“I was struck by his quiet demeanor,” Klatt said on a recent episode of his podcast, “The Joel Klatt Show.” “He came from a house where he didn’t have his dad growing up, and his mom did a wonderful job raising him. The guy is respectful, and he is someone who certainly understands the gravity of his position.”
Klatt is referring to the gravity and pressure that comes with being the starting QB at Ohio State, a school that is consistently among the best in the sport.
The Buckeyes have won 11 or more games in 10 straight seasons, excluding the COVID-19 shortened 2020 campaign. During that time period, Ohio State has sent three QBs to the NFL Draft, including two first-round picks in Dwayne Haskins and Justin Fields.
But to Klatt’s point, with that success comes great pressure, as the quarterback position at Ohio State is constantly being judged and critiqued by Buckeye fans.
“I don’t know if there is a more intense position in college football than the Ohio State quarterback,” Klatt said. “You name another program, and I don’t think they get the scrutiny that the Ohio State quarterback gets.
“The Ohio State fan base is really hard on their team, and therefore, if you’re in the most prominent position – the head coach or the QB – I think it can be categorized fairly as one of, if not the most pressure-packed positions in all of college football, and I think he dealt with it very well.”
Stroud’s mother, Kim, spoke to FOX Sports’ RJ Young last season about that very topic and the stress that comes with it.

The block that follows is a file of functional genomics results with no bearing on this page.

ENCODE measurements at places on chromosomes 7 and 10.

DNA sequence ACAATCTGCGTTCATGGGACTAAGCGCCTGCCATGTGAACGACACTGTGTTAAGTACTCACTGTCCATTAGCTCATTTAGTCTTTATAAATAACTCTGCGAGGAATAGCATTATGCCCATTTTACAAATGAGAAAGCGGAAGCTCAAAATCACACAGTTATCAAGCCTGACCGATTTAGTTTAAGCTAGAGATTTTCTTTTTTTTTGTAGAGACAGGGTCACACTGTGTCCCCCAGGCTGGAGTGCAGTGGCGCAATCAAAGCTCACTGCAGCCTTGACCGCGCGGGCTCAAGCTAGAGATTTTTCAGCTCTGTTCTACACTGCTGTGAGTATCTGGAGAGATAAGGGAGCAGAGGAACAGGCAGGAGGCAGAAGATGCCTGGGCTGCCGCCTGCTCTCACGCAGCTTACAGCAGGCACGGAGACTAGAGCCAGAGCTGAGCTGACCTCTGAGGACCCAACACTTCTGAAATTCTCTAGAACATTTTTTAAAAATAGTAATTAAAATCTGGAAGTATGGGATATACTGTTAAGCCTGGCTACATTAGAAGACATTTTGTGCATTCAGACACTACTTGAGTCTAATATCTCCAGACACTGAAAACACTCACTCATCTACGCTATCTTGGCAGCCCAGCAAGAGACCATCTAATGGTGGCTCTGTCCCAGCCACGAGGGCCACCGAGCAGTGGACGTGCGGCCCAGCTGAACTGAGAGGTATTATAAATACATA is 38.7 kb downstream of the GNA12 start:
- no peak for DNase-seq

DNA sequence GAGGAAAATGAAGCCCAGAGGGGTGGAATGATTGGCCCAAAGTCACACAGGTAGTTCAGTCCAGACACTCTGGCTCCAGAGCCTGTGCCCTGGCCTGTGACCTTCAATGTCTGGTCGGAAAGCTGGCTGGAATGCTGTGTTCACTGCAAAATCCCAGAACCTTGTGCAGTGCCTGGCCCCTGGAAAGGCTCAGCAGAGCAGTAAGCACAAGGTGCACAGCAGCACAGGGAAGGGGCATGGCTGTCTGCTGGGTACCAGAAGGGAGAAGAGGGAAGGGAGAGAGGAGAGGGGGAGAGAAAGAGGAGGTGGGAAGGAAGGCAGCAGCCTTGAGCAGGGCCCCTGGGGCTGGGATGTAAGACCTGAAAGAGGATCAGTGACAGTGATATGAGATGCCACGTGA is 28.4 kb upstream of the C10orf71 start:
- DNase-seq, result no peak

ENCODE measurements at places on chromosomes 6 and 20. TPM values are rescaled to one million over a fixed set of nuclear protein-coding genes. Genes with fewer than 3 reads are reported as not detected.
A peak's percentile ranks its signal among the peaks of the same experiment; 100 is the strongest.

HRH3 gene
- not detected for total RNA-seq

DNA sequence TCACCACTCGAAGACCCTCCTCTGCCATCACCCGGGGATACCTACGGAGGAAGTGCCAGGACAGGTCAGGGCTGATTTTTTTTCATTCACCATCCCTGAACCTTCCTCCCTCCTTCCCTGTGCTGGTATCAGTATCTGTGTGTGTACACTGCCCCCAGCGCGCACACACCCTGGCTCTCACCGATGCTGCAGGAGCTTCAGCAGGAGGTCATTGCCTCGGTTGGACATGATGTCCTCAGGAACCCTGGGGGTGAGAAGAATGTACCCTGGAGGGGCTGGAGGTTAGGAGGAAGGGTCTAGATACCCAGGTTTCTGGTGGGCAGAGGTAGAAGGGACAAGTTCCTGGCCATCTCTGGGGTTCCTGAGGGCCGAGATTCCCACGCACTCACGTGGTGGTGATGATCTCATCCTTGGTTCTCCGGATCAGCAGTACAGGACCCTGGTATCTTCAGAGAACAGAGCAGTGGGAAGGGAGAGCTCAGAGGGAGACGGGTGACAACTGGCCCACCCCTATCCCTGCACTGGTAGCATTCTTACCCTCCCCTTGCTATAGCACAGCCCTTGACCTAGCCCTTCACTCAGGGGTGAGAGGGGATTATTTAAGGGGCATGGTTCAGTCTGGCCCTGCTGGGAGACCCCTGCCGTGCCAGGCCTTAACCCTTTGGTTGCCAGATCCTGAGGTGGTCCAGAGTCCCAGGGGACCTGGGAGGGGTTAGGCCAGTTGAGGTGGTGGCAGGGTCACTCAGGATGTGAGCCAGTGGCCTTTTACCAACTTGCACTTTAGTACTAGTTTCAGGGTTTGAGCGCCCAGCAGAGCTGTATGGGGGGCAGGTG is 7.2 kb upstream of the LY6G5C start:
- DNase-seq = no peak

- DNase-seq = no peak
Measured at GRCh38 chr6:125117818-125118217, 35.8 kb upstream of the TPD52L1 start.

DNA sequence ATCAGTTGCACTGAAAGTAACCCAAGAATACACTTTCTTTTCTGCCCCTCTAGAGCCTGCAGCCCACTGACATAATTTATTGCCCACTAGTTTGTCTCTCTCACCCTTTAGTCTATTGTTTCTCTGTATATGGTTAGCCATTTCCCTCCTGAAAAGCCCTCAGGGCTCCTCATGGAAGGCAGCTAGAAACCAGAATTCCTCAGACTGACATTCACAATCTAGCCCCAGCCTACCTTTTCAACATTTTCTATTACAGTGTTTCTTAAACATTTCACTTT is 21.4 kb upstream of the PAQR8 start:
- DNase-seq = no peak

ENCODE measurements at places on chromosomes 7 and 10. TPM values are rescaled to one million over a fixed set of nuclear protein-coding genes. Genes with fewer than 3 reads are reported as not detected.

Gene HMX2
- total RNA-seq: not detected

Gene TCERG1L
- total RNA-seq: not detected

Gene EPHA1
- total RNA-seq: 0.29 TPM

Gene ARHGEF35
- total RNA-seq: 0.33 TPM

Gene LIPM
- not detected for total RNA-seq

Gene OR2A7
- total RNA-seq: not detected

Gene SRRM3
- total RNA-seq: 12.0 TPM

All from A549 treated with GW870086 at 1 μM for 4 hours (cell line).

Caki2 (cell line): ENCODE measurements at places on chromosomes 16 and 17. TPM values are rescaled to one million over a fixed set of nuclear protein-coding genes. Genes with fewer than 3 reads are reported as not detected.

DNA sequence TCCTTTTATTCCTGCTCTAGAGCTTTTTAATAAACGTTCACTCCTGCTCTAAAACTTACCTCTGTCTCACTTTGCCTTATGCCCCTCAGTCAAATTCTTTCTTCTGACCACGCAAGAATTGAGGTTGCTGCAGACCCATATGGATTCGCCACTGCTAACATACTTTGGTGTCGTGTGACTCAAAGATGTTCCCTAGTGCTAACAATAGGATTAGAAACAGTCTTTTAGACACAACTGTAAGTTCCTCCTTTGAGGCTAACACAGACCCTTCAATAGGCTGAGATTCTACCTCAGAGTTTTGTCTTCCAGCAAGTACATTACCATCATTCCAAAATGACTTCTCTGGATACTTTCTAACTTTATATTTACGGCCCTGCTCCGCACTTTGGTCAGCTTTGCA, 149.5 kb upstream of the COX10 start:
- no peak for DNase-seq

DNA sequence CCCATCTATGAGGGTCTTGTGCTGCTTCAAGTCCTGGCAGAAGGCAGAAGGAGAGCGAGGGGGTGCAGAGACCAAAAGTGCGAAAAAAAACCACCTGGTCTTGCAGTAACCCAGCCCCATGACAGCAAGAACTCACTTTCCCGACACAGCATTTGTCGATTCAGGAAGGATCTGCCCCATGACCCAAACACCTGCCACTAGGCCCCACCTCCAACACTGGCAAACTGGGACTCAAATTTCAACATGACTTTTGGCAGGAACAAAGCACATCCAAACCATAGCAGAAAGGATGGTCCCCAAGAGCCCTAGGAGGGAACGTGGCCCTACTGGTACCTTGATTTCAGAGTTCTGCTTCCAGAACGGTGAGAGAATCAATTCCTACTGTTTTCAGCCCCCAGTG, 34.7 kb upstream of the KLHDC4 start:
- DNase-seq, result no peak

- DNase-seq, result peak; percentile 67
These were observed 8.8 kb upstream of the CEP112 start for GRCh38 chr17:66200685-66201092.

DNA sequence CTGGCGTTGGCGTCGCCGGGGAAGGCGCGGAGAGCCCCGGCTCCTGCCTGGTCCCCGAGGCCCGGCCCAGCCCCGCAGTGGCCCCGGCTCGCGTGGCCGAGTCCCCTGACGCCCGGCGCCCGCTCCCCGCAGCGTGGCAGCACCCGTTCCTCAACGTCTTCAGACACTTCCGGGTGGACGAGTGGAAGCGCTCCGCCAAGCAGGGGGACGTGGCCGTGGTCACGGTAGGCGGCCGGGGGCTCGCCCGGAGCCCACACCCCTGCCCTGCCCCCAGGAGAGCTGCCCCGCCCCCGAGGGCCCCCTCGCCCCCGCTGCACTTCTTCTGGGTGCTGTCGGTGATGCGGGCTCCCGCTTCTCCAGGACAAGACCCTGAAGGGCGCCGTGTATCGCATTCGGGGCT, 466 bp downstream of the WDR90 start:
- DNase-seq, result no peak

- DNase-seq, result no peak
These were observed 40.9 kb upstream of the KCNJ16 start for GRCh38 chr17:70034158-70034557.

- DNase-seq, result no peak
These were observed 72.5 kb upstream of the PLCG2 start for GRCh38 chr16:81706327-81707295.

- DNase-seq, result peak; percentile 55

“I never knew and no one really explained to me how Ohio State is and the legacy of their football program, as well as the huge responsibility, kind of the weight that’s placed on these kids,” she said. “When he got to be the starter that’s when I really realized the magnitude of his position, and how much exposure, how every little thing he does is ridiculed or praised.
“And so I went through that stage of being angry, and defensive before coming to understand that it’s like a religion to them. I mean they eat, breathe and sleep the Buckeyes. That took a lot of getting used to.”
Is C.J. Stroud worthy of the No. 1 overall pick?
Joel Klatt discusses C.J. Stroud at the 2023 NFL Combine, praising the OSU QB for his play on the field, as well how he holds himself off the field.
Klatt had the pleasure of calling eight of Stroud’s games over the past two seasons, including the first two starts of his career – a 45-31 win over Minnesota and a 25-28 loss to Oregon – as well as his last start of the 2022 regular season, a 45-23 loss to Michigan.
Following that loss to Michigan, Stroud bounced back and played near-flawless football in a 42-41 loss to Georgia in the College Football Playoff semifinals. He completed 23 of his 34 passes for 348 yards and four touchdowns, while coming up just short of leading a game-winning drive as OSU’s field-goal attempt with three seconds remaining sailed wide left.